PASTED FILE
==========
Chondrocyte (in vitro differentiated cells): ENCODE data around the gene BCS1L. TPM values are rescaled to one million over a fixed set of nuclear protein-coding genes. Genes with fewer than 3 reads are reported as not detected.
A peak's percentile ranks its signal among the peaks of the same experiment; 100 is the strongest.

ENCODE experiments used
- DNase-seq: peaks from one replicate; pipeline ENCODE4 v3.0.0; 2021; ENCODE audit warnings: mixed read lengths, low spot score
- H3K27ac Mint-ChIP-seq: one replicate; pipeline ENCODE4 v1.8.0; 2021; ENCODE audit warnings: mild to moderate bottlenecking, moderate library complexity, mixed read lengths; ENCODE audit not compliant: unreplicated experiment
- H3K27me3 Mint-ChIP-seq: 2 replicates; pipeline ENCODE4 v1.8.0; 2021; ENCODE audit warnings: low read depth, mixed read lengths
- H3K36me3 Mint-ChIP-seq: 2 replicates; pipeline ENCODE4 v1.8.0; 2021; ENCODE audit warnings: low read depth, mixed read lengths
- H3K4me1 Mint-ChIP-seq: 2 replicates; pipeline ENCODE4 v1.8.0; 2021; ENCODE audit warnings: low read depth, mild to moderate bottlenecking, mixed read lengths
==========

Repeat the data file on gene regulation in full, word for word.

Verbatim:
Chondrocyte (in vitro differentiated cells): ENCODE data around the gene BCS1L. TPM values are rescaled to one million over a fixed set of nuclear protein-coding genes. Genes with fewer than 3 reads are reported as not detected.
A peak's percentile ranks its signal among the peaks of the same experiment; 100 is the strongest.

ENCODE experiments used
- DNase-seq: peaks from one replicate; pipeline ENCODE4 v3.0.0; 2021; ENCODE audit warnings: mixed read lengths, low spot score
- H3K27ac Mint-ChIP-seq: one replicate; pipeline ENCODE4 v1.8.0; 2021; ENCODE audit warnings: mild to moderate bottlenecking, moderate library complexity, mixed read lengths; ENCODE audit not compliant: unreplicated experiment
- H3K27me3 Mint-ChIP-seq: 2 replicates; pipeline ENCODE4 v1.8.0; 2021; ENCODE audit warnings: low read depth, mixed read lengths
- H3K36me3 Mint-ChIP-seq: 2 replicates; pipeline ENCODE4 v1.8.0; 2021; ENCODE audit warnings: low read depth, mixed read lengths
- H3K4me1 Mint-ChIP-seq: 2 replicates; pipeline ENCODE4 v1.8.0; 2021; ENCODE audit warnings: low read depth, mild to moderate bottlenecking, mixed read lengths